Walking regularly brings all sorts of health benefits, and keeps your bones healthy, and is especially important for those with osteoporosis. Research has also shown that yoga can help increase bone density, so together these forms of exercise can work to keep your bones healthy.
Walking is also a great time to practice mindfulness and to walk off the stresses and strains of a day spent inside at your desk.
While all the above forms of exercise can complement your yoga practice, it’s important to remember what your focus is. Yoga is not just the physical asanas, not just the awareness of the breath, but a path to yourself, and, if you seek it, spiritual enlightenment.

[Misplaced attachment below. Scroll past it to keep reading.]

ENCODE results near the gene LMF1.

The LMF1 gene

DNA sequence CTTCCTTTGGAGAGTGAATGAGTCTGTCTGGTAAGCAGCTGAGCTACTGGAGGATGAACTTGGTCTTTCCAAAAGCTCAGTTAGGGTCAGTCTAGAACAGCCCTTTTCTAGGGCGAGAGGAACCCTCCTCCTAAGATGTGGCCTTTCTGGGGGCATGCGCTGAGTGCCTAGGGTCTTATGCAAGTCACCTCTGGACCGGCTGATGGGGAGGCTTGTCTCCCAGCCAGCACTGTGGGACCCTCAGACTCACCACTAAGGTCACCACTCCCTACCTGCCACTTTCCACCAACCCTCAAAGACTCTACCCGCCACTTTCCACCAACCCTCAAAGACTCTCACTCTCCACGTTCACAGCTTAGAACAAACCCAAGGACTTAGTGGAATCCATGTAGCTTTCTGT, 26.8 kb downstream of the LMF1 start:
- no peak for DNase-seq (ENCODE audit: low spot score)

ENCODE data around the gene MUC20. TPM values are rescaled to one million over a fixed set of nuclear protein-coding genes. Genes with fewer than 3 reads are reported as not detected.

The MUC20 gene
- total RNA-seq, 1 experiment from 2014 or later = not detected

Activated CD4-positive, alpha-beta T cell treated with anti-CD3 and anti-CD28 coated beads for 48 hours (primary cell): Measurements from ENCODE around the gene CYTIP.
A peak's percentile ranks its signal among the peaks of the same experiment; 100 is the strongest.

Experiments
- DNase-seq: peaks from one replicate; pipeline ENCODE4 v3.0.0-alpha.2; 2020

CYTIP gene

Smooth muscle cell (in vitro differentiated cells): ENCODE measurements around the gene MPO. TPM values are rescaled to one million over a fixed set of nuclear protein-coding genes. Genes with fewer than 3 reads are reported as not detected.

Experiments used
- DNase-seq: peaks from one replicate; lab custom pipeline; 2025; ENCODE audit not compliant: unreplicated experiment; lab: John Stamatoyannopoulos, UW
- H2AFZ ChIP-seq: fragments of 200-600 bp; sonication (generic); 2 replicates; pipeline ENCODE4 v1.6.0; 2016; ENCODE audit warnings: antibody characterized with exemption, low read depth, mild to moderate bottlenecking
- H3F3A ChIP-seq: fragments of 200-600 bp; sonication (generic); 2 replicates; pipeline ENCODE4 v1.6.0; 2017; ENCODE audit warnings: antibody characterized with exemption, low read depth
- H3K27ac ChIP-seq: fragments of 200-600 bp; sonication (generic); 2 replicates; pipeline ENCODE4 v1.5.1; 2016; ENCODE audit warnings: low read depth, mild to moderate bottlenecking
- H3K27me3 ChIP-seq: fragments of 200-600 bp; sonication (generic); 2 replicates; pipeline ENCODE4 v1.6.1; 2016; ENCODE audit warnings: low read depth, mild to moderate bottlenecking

While the body is important, it’s where physical health leads us that is the important factor. Use the methods of yoga in all other forms of exercise that you do, to achieve mental stillness. And make sure that you do all forms of physical exercise (including yoga) in a balanced way – as overdoing any of it will lead to exhaustion and injury.
Sequencing a normal length class is challenging enough, but what about if you only have a short amount of time? How can you ensure that your students still get a well-balanced practice? Let’s look into the different ways that you can make this work as a yoga teacher.